What's it like working with Buckshot compared to Murs?
9th Wonder: It's different. When I worked with Murs, I already had the beats picked out. Every personality is different. The difference with Buckshot is that we go in and create [together]. It has a lot to do with the pre- and post-Internet generation. With the pre-Internet, it was where the artist creates in the studio and does better that way in catching the vibe. With every Buckshot album, I have to make sure that the original Boot Camp Clik fans are happy. In hip-hop, unlike other genres, you just can't alienate your core fanbase. The first time I started working with Buckshot, I had to face that challenge of staying and [representing] for the core fanbase, to translate the 9th Wonder sound with that and update the Buckshot formula.
What's it like working with a producer like 9th?
Buckshot: 9th is a different style of producer compared to people I've worked with in the past. He has his own way of producing samples and songs out of samples. Some people can use a sample and really make a beat around that sample, whereas 9th actually makes a beat with the sample and adds drums around that beat. That's the best way I can describe it.
Buckshot, at this point do you start thinking about your musical legacy?
Buckshot: At this point, I'm comfortable with, and have a good handle on, who Buckshot is. The album is naturally called The Solution because it's just going to come down to us at the end of the day; it's common sense. 9th is a producer who's nasty at what he does and when you go in, it comes from 9th Wonder's heart. And when the beat is playing and I listen to it, I know it's coming from my heart. And I think that's what hip-hop is all about.
As the hip-hop genre matures, is there such a thing as "adult contemporary rap" ("hip-hop for grown folk")? And how do we connect the dots between the older listeners and the new, younger generation?
9th: We are in a music industry and in a situation where we have two or maybe three hip-hop generations now. I don't think it would be fair for us to tell the younger generation that's not the type to music that they need to hear. And the generation before wasn't a hip-hop generation; it was a soul generation. You had soul music heads coming up against hip-hop heads and now you have older hip-hop heads going against younger hip-hop heads. I know that when I was 13, I didn't want nobody telling me that I need to listen to Cameo, you know what I mean? Think about it: Public Enemy came out in 1988, [a soul act] like Atlantic Starr came out six years prior. I wasn't ready to hear it; I was Public Enemy, Slick Rick, Big Daddy Kane. You weren't even going to try and tell me that I needed to listen to Parliament/Funkadelic; I wouldn't have given a damn what you said. So it's the same thing; it's hard for me to tell a kid that's 13 years old to appreciate music that came out before he was born — that's hard to do. I don't think we understand how old these albums are; you've got to let them grow into that. You can't sit down a kid and tell him something like A$AP Rocky is not who you need to be listening to and give him some Pete Rock/CL Smooth that came out 20 years ago — that's hard for a 12 year old to translate. We can't do that; we have to let them make their own musical choices and give them a chance to grow. They'll do it in time, but at 12, they're going to like what's cool to them: someone that looks like them, dresses like them. And there's nothing wrong with it; it's just that we have to let them grow into the classics.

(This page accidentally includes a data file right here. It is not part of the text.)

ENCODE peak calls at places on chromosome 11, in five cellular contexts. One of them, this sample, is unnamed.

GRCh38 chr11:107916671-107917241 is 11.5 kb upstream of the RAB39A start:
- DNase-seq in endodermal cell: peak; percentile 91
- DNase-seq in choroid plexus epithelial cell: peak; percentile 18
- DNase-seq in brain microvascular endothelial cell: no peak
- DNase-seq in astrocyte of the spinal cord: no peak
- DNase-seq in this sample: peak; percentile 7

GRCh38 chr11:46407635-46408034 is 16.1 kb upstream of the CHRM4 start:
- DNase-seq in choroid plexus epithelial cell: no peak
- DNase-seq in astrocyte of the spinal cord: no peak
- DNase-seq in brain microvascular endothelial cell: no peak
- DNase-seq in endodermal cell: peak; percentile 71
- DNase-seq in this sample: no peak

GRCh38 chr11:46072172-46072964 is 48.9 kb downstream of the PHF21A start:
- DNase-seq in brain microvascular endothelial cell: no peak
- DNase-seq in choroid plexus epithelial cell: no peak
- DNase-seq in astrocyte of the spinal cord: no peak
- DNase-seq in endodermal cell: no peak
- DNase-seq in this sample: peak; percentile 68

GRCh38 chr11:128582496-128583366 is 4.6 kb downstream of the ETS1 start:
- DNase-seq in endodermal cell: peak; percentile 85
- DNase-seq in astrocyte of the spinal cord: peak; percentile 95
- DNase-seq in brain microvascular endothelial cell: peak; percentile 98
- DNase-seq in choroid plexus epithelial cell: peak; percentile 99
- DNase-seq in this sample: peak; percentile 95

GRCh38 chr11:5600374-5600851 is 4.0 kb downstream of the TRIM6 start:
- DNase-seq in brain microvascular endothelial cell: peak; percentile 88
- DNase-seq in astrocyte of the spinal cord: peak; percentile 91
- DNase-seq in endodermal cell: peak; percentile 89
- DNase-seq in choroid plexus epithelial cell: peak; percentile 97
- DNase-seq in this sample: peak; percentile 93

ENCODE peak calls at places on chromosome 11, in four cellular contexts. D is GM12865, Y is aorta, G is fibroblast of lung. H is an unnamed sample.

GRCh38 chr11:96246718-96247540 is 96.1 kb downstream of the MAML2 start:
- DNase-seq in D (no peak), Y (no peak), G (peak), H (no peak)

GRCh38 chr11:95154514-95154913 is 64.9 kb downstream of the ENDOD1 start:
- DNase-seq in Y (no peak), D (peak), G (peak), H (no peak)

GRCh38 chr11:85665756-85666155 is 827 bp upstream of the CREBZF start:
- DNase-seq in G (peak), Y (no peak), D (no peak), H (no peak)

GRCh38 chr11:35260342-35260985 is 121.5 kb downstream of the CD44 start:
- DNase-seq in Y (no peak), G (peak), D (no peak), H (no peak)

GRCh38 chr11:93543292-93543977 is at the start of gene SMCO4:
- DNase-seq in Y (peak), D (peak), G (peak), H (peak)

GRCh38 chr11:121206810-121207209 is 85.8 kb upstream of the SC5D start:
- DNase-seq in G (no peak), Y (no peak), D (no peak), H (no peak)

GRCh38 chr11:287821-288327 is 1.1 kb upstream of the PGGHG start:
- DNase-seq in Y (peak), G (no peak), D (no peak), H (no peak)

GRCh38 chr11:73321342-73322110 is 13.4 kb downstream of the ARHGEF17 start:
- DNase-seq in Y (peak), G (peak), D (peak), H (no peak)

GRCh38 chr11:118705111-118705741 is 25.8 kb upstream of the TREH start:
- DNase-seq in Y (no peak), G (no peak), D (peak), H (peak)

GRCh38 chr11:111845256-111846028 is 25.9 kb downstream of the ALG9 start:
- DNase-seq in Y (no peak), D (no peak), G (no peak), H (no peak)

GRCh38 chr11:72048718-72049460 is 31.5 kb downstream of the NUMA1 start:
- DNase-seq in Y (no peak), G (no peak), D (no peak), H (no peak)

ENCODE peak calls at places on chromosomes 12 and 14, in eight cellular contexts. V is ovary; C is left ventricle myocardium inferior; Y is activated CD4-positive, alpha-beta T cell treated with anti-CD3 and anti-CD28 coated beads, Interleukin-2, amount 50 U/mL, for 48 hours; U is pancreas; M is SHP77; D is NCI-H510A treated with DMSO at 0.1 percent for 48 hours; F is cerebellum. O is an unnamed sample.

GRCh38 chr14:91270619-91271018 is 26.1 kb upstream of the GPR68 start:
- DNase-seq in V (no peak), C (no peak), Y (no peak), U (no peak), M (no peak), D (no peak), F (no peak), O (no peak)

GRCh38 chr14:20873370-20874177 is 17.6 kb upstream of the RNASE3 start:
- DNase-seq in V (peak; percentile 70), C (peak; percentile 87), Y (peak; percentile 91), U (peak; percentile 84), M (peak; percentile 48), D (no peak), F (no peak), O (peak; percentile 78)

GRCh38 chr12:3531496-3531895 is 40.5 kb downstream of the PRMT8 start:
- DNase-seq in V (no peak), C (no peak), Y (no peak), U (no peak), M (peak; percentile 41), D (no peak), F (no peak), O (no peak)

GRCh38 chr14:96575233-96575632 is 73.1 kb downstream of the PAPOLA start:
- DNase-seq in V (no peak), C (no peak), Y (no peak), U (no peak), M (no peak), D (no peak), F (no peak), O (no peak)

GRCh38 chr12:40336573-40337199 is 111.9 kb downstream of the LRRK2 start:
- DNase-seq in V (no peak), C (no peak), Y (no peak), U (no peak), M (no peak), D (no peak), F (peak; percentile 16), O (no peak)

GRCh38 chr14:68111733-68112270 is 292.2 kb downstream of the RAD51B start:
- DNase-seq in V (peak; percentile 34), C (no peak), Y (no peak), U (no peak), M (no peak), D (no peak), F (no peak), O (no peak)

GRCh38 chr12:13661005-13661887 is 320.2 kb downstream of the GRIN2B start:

Buckshot: 9th brought up some good points, in terms of the pre- and post-Internet generations. I think that's such an ill analysis of things. When I make music, I've always made music according to the times and where I'm at; I've never tried to reach a plateau that I wasn't comfortable with. But at the same time, the true Buckshot is a jazz fan lover and a lot of people don't know that. There's a version of Buckshot that people know and have come to understand and like. I grew up in a house of jazz and funk, so all these things are embedded in me. And when I make music on a lyrical level, I put all those things in a lyrical flow; I don't just put words together and rhyme. I see people everyday and my core fans are [older] and you've got that underground core of Black Moon and Buckshot Shorty fans, and then you've got the 9th Wonder type of fans: a more middle-class-type crowd. So you have fans that [are more receptive to talk of] street money and drugs, and then other class down with lyricism and [the art of] rapping.